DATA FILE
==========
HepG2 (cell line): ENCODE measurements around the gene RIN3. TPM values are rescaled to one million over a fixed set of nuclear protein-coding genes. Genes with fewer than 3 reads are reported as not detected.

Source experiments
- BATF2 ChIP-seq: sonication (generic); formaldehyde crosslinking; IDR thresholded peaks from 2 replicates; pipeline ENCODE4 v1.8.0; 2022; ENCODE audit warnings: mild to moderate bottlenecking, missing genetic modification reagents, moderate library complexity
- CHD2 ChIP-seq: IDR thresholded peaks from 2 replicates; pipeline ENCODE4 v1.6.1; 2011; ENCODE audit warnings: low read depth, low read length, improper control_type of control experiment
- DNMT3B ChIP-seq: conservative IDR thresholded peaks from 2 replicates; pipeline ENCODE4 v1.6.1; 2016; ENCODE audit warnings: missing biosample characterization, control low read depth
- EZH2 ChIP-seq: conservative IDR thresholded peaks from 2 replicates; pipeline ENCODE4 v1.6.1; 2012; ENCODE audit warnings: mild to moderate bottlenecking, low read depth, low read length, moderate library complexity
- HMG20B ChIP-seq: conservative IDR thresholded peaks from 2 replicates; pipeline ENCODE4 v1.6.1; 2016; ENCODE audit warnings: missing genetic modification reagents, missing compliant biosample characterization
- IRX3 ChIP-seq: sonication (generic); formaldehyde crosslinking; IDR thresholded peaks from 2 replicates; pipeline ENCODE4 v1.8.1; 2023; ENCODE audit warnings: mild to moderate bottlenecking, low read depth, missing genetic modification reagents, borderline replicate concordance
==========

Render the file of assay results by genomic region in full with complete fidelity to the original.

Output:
HepG2 (cell line): ENCODE measurements around the gene RIN3. TPM values are rescaled to one million over a fixed set of nuclear protein-coding genes. Genes with fewer than 3 reads are reported as not detected.

Source experiments
- BATF2 ChIP-seq: sonication (generic); formaldehyde crosslinking; IDR thresholded peaks from 2 replicates; pipeline ENCODE4 v1.8.0; 2022; ENCODE audit warnings: mild to moderate bottlenecking, missing genetic modification reagents, moderate library complexity
- CHD2 ChIP-seq: IDR thresholded peaks from 2 replicates; pipeline ENCODE4 v1.6.1; 2011; ENCODE audit warnings: low read depth, low read length, improper control_type of control experiment
- DNMT3B ChIP-seq: conservative IDR thresholded peaks from 2 replicates; pipeline ENCODE4 v1.6.1; 2016; ENCODE audit warnings: missing biosample characterization, control low read depth
- EZH2 ChIP-seq: conservative IDR thresholded peaks from 2 replicates; pipeline ENCODE4 v1.6.1; 2012; ENCODE audit warnings: mild to moderate bottlenecking, low read depth, low read length, moderate library complexity
- HMG20B ChIP-seq: conservative IDR thresholded peaks from 2 replicates; pipeline ENCODE4 v1.6.1; 2016; ENCODE audit warnings: missing genetic modification reagents, missing compliant biosample characterization
- IRX3 ChIP-seq: sonication (generic); formaldehyde crosslinking; IDR thresholded peaks from 2 replicates; pipeline ENCODE4 v1.8.1; 2023; ENCODE audit warnings: mild to moderate bottlenecking, low read depth, missing genetic modification reagents, borderline replicate concordance